Getting to grips with garden pests

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Slugs and snails are continually active in all parts of the garden and nowhere more so than among hostas. This plant can be ruined by this

pests eating holes in the leaves, writes gardening correspondent Jake Coltman.

They are even more active in damp, showery weather. Control them by hand picking and disposing of them whichever way one wishes, or scattering slug pellets among the plants but not everyone cares to use them. Alternatively, place a small container of beer among the leaves which acts as a trap (of course, some people may consider that a waste!), or surround the leaf stalks with coarse grit.

According to a recent study, researchers found that shifting snails away from a plot is just as effective at limiting damage to plants as killing them. Investigations showed snails are part of larger colonies that live in a particular area and have an in-built harming instinct. Results showed that moving these destructive little creatures by distances of 20 metres or more had a disabling effect on their ability to return to their old territory.

Of course, should readers try their own experiment, by moving them to wasteland – it does not mean moving them to a neighbour’s garden!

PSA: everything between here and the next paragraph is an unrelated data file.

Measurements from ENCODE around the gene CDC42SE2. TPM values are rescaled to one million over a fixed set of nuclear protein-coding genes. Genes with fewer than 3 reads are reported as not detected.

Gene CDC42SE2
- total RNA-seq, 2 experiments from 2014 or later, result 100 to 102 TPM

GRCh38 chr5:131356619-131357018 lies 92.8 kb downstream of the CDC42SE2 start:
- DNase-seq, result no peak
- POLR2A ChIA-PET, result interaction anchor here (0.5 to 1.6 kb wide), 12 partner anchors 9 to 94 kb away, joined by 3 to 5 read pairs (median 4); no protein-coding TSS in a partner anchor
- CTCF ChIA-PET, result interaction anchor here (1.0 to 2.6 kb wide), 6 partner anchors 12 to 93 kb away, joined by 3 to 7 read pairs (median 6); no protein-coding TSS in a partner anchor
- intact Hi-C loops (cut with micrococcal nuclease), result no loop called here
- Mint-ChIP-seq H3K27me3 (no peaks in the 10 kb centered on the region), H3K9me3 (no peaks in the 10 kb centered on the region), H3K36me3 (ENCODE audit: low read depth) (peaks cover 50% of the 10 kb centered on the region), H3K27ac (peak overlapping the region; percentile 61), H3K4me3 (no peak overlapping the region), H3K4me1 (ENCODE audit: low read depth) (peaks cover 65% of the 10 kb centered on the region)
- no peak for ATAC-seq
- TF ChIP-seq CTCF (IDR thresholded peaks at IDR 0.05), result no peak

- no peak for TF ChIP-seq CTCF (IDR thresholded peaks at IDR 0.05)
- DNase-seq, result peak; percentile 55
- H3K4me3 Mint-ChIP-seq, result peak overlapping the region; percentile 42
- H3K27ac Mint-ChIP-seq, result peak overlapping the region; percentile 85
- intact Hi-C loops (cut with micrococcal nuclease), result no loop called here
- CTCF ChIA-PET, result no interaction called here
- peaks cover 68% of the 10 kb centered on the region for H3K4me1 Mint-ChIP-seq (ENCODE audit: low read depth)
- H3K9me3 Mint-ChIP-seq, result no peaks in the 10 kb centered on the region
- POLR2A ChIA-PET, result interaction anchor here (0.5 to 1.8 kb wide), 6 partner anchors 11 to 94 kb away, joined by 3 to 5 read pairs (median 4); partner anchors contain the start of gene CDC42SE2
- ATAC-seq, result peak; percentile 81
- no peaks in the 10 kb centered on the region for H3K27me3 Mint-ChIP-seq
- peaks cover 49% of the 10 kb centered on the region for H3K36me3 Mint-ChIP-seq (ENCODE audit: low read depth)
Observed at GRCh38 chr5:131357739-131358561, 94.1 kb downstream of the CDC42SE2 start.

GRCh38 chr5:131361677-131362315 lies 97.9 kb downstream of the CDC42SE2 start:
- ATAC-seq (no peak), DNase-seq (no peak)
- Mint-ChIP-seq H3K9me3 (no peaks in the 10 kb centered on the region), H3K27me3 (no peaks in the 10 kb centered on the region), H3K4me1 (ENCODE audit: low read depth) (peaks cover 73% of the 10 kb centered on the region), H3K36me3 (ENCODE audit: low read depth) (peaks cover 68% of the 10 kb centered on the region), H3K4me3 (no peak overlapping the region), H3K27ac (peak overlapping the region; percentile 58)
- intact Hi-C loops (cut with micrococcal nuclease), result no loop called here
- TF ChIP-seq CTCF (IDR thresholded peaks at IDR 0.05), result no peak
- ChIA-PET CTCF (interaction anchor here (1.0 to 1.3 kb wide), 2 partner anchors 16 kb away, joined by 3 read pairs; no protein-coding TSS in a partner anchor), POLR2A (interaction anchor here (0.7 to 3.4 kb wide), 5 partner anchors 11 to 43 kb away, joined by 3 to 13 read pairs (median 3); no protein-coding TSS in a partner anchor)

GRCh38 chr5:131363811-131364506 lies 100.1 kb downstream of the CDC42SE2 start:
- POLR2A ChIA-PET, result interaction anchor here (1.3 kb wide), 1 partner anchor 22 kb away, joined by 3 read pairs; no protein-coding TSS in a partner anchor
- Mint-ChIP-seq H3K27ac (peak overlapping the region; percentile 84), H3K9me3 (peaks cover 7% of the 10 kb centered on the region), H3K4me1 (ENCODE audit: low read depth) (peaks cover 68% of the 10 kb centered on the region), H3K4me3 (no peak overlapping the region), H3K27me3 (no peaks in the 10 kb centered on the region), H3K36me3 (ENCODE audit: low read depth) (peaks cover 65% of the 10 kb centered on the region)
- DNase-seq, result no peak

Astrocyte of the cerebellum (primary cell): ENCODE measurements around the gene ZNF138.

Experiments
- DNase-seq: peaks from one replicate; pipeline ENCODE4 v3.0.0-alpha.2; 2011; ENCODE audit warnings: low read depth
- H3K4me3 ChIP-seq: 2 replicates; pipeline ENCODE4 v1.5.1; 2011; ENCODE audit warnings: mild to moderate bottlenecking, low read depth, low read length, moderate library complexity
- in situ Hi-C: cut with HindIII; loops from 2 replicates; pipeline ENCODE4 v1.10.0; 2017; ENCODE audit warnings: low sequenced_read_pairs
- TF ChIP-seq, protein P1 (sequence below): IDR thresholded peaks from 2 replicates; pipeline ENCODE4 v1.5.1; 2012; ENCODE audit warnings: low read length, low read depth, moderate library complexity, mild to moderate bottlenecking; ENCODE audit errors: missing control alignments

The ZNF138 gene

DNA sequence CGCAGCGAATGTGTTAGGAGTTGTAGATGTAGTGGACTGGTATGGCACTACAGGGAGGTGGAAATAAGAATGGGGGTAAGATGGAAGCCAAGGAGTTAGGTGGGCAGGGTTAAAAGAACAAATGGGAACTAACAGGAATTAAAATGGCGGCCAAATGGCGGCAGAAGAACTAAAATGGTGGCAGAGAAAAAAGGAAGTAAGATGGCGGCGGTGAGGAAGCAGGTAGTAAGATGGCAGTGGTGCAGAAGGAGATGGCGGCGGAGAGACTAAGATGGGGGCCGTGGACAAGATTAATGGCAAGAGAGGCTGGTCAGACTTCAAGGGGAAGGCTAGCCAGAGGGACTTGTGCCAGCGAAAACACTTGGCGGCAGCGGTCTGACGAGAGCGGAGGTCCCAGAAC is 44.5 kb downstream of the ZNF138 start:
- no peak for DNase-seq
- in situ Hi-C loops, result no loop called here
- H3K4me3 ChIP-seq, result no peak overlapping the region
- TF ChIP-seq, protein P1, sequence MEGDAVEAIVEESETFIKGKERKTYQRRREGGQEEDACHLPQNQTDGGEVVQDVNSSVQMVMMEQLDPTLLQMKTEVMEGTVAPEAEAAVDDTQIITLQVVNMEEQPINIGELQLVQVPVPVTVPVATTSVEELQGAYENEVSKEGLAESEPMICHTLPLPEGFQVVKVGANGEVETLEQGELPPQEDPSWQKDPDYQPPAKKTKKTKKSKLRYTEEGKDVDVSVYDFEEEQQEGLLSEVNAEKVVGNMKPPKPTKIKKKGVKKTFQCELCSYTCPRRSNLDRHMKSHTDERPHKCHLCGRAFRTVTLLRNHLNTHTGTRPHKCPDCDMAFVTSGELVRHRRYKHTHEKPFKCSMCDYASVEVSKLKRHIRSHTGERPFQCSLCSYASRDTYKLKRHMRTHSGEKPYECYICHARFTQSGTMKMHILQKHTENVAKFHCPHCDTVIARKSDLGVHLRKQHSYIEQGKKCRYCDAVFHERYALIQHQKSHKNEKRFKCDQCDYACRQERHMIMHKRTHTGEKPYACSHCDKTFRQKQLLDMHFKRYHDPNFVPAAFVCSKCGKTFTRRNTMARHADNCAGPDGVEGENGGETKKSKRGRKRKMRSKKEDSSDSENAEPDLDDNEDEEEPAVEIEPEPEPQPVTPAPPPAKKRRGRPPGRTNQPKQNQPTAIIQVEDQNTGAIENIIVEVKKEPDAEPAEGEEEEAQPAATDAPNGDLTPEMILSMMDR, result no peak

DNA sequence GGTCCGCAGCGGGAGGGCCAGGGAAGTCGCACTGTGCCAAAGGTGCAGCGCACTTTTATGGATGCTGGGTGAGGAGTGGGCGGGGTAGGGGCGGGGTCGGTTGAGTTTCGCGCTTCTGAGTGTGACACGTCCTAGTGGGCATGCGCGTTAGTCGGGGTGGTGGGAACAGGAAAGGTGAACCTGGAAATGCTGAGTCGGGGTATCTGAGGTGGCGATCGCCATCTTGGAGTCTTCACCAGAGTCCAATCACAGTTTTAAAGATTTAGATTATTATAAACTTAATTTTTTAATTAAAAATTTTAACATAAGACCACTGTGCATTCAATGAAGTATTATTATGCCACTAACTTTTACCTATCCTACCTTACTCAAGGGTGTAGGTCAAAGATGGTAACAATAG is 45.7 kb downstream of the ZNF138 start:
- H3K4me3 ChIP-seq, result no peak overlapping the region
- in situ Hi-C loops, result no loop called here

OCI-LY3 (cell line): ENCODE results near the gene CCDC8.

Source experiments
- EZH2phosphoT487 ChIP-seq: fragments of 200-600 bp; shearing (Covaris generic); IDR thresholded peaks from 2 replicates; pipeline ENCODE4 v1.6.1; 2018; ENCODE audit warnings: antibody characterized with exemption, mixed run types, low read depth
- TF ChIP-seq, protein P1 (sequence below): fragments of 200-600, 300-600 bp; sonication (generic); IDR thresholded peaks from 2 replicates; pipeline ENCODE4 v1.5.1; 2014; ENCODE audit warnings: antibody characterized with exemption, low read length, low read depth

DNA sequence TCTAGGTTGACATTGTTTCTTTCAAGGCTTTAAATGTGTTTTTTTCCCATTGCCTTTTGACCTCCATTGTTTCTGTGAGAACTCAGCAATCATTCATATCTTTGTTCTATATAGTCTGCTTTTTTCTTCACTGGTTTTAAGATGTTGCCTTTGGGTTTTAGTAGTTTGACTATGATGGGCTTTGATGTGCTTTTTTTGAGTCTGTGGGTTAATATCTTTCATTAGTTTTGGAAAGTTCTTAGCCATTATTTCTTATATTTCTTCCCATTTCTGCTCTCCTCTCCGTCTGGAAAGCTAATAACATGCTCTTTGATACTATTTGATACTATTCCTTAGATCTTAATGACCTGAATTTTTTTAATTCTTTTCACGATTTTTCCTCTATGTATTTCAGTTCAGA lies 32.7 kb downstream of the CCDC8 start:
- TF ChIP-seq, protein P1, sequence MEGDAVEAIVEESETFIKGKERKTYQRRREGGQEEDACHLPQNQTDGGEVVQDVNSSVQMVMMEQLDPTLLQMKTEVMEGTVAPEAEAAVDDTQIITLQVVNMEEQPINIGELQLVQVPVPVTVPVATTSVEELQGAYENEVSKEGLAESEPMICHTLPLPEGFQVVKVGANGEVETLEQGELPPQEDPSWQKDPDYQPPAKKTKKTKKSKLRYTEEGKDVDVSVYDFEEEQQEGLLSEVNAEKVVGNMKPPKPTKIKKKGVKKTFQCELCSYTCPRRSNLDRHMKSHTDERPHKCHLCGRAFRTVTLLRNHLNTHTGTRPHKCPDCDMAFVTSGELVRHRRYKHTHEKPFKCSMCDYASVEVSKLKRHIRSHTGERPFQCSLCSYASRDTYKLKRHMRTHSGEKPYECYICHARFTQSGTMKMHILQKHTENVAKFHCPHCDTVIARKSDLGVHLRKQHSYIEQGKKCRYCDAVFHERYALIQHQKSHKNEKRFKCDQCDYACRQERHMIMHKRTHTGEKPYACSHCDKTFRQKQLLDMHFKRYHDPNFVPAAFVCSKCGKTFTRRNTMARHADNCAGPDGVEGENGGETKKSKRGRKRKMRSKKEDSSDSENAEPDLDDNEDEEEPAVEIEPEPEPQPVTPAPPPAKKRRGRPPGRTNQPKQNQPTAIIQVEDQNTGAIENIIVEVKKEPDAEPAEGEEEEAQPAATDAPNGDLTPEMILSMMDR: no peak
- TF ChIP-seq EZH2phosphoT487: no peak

Getting back to hostas, they are what one could term ‘double-value’ plants as they are grown for both the attractive leaf colours and flower spikes. As well as for herbaceous and mixed borders, hostas make excellent specimens in containers for display around the house and patio.

Choose a large container as hostas will thrive, with the foliage spilling over the sides. Because the plant is up from ground level there is less chance of slugs causing damage. They thrive in partial shade; they can even be tried in deep shade (not the variegated varieties) where other types of plant would struggle to survive.

Though they die down completely in the winter months, come the spring new growth appears and soon the characteristic large leaves display their many self and variegated colours. As well as shades of green, variegated varieties are available with green foliage edged yellow or white, while others can have virtually an all-yellow leaf and there is a striking glaucous-blue type. The plant is particularly attractive following rainfall as droplets are caught among the viens of the wrinkle-leaved varieties.

It is best to remove the flower spikes when they lose their attractiveness. Large clumps can be divided in spring and, if having been leftfor a number of years in the border, can be so big that when lifted, it takes a spade, or even an axe or saw, to split the hard root system!